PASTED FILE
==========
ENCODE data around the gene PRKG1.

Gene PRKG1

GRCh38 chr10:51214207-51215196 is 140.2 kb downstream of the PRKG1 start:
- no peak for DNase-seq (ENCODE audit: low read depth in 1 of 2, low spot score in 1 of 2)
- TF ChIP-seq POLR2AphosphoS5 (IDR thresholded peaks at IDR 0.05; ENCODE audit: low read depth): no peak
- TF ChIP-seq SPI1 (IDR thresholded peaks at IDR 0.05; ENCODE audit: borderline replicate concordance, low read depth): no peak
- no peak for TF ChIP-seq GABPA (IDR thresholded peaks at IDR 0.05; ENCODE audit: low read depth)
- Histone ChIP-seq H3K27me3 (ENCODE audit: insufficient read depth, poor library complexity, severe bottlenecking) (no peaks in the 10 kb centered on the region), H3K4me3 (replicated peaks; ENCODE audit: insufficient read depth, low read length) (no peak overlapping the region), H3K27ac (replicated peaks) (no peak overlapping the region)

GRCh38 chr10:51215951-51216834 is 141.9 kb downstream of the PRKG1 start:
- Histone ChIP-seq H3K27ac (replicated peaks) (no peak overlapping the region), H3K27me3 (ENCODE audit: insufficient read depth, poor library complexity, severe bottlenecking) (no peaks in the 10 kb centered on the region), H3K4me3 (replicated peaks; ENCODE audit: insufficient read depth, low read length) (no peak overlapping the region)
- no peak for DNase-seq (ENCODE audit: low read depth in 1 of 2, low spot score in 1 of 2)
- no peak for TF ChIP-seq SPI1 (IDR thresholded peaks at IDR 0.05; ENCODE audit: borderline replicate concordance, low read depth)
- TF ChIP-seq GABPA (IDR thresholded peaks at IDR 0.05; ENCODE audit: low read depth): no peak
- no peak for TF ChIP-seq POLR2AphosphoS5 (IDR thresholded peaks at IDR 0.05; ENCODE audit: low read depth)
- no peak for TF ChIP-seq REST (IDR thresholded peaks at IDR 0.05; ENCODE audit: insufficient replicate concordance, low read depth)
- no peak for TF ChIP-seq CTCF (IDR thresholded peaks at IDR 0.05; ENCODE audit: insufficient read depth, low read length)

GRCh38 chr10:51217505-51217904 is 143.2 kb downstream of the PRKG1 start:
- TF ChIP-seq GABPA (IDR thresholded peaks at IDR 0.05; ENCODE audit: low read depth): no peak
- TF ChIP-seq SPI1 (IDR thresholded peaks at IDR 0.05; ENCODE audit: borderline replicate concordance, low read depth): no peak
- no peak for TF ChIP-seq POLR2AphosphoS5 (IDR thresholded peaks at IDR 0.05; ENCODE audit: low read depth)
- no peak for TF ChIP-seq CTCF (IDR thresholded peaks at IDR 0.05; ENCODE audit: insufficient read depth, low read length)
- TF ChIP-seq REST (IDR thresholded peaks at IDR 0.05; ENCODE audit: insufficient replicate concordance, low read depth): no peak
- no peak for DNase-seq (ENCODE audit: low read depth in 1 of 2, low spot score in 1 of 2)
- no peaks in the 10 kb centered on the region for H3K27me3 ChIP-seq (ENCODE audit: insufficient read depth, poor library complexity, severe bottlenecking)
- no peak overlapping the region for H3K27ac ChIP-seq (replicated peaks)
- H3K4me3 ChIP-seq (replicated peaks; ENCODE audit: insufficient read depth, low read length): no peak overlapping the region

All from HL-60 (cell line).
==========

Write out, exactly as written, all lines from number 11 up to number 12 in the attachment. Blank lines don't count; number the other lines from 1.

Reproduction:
- no peak for DNase-seq (ENCODE audit: low read depth in 1 of 2, low spot score in 1 of 2)
- no peak for TF ChIP-seq SPI1 (IDR thresholded peaks at IDR 0.05; ENCODE audit: borderline replicate concordance, low read depth)